‘This Child Will be Great’ – Some reflections

Wow. What a book! What a woman! What a life! I just finished reading Ellen Johnson Sirleaf’s autobiography, ‘This Child Will be Great. Memoir of a Remarkable Life by Africa’s First Woman President’ (HarperCollinsPublishers, 2009).

The book amazes, the book fascinates. The book not only tells the story of a remarkable woman, it also provides a very valuable insider’s look into the history of Liberia since 1980. I am sure that this book will become a standard work in the already long list of literature on Liberia. In my opinion, this book is a must read for everybody familar with Liberia, who loves Liberia and who believes in Liberia.

What makes me so enthousiastic about President Sirleaf’s book? What impressed me the most in her work? What shocked me most? Does her autobiography throw new light on Liberia’s contemporary history? And, aren’t there any questions left, or new questions, after reading her memoir? These are logical questions and I will try to briefly answer them.

Before doing this, I would like to draw your attention to some very interesting reviews of Sirleaf’s memoir which were recently published: Shelby Grossman on her Liberia blog, Ruthie Ackerman on Forbes.com, another book review in the Economist, and not to forget Emmanuel’s numerous postings on President Sirleaf on his blog ‘Liberia and Friends Journal’, Dr Abdoulaye Dukuly on The Liberian Journal, Lynn Sherr‘s review and interview with President Sirleaf, Carl Hartman‘s review for the Associated Press, to name just them. Highly recommended!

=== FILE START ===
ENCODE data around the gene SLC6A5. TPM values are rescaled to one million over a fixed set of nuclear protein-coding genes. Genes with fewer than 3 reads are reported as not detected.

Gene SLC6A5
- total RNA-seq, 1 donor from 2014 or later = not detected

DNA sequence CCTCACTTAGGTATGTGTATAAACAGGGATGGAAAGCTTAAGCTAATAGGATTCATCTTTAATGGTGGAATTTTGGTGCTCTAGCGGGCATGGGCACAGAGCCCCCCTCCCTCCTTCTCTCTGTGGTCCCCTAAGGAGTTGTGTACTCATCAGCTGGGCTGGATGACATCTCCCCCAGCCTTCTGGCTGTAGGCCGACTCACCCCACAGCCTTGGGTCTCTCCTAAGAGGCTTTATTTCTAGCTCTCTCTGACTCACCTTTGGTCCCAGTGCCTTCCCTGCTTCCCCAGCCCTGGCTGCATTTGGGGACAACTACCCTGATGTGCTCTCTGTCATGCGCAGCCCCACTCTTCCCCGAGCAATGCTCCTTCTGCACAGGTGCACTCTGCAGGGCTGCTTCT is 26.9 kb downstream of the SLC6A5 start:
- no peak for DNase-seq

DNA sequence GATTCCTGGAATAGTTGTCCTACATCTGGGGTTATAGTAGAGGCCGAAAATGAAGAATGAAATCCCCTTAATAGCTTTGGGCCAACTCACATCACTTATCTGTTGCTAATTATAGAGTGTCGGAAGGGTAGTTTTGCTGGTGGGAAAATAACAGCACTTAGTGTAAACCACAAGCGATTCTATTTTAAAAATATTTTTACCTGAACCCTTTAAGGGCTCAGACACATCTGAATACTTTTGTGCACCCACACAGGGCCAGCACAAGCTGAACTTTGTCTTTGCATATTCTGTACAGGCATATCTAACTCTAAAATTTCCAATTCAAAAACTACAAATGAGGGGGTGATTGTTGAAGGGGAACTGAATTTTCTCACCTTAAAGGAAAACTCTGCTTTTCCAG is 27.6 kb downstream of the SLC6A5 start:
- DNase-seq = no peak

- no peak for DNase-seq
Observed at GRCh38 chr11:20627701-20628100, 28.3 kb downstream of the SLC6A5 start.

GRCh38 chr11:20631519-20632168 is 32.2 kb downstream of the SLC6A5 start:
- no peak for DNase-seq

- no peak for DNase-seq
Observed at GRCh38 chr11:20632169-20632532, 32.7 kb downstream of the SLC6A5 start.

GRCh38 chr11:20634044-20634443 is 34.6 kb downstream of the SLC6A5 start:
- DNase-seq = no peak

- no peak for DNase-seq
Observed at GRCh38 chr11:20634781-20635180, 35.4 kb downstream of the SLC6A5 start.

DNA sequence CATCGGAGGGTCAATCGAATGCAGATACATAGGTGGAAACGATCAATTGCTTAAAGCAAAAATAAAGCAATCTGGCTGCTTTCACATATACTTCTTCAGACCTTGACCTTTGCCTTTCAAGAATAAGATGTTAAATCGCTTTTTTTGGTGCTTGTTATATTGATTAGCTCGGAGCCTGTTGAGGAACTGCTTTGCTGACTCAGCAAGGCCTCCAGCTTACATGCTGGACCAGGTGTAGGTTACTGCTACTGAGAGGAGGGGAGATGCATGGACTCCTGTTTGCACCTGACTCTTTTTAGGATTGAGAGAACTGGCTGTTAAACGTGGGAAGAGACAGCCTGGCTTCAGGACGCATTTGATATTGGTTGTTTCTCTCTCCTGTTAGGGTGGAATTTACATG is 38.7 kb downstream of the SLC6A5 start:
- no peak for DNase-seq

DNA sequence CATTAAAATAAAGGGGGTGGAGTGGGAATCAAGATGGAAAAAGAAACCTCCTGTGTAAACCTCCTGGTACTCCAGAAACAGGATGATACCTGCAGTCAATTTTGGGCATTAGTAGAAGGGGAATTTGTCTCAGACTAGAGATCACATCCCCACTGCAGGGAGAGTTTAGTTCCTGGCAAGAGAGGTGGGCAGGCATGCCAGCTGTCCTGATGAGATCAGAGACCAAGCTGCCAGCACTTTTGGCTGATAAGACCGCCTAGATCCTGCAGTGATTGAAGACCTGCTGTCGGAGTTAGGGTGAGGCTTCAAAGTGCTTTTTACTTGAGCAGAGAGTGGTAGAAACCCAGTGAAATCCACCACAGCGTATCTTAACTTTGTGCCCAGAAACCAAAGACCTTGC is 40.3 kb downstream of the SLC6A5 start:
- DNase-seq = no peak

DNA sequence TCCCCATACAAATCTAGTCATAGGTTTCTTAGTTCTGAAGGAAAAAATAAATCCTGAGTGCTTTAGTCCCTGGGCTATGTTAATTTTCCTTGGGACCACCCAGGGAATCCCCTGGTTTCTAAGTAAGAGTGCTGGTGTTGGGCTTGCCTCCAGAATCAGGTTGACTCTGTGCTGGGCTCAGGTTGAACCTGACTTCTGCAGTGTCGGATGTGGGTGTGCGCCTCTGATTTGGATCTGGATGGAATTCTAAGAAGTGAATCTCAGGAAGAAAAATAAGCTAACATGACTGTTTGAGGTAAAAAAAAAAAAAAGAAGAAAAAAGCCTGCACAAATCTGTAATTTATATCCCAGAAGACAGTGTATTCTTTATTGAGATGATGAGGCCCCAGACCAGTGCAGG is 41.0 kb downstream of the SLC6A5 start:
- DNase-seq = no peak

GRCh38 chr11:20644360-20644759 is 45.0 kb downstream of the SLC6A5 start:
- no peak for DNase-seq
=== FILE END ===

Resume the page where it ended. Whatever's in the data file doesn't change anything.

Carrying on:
Now my questions. The first question – ‘What makes me so enthousiastic about President Sirleaf’s book?’ – is the fact that everything she describes is so reckognizable. This is not to say that the book contains no news – far from that. But having lived in Liberia for a number of years in a very crucial period of this country’s history (described in Chapter 4, ‘The Tolbert Years’) – including the 1979 Rice Riot – and having witnessed the April 12 coup (Chapter 5, ‘The 1980 Coup’) many events she relates are very familiar. So are the key actors. It makes it a very easy to read book, at least for me and despite the at times horrific events she describes.

The second question is more difficult to answer ( ‘What impressed me most?’). I am equally impressed by her competence, international network, courage, tenacity. When she was Minister of Finance in President William Tolbert’s government (in the late 1970s) she had the reputation of being one of the smartest cabinet members. Her working experience has resulted in a vast network of key-actors – on the African continent as well as worldwide – former or sitting African presidents (Nyerere, Mandela, Museveni, Kagame, Obasanjo, Compaoré), Kofi Annan, Jimmy Carter, Robert McNamara, George Soros, a.s.o.. Her vast experience in international organizations (World Bank, UN) and international business (Citibank, Equator Bank) now is a major asset of her presidency.